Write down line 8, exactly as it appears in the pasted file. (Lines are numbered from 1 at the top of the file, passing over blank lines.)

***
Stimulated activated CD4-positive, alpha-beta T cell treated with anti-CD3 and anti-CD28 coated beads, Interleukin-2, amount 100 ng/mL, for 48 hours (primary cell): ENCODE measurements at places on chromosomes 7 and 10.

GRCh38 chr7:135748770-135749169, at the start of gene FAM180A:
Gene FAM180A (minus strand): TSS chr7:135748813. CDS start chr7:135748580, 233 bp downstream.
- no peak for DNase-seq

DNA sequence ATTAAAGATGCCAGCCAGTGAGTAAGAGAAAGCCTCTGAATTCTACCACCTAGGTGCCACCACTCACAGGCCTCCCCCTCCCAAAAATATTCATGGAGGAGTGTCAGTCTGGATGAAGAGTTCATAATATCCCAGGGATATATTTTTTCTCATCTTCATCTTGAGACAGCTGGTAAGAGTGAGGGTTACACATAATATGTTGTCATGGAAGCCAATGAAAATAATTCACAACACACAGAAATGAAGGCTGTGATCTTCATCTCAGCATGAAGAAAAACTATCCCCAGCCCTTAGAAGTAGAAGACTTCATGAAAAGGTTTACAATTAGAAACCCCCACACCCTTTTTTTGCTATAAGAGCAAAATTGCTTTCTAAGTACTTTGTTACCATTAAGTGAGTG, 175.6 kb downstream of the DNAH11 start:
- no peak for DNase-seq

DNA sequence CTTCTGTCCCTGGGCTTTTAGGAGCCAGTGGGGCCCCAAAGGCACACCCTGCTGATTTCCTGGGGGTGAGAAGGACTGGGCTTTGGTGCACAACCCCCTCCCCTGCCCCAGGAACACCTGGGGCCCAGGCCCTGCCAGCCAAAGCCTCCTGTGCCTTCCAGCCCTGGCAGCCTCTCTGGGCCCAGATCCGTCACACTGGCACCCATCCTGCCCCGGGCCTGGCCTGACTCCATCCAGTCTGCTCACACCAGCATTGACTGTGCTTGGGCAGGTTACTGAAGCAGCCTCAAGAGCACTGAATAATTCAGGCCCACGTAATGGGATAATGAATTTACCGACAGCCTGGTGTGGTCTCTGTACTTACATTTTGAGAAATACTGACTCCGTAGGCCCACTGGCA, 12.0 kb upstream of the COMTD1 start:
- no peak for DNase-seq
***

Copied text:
- no peak for DNase-seq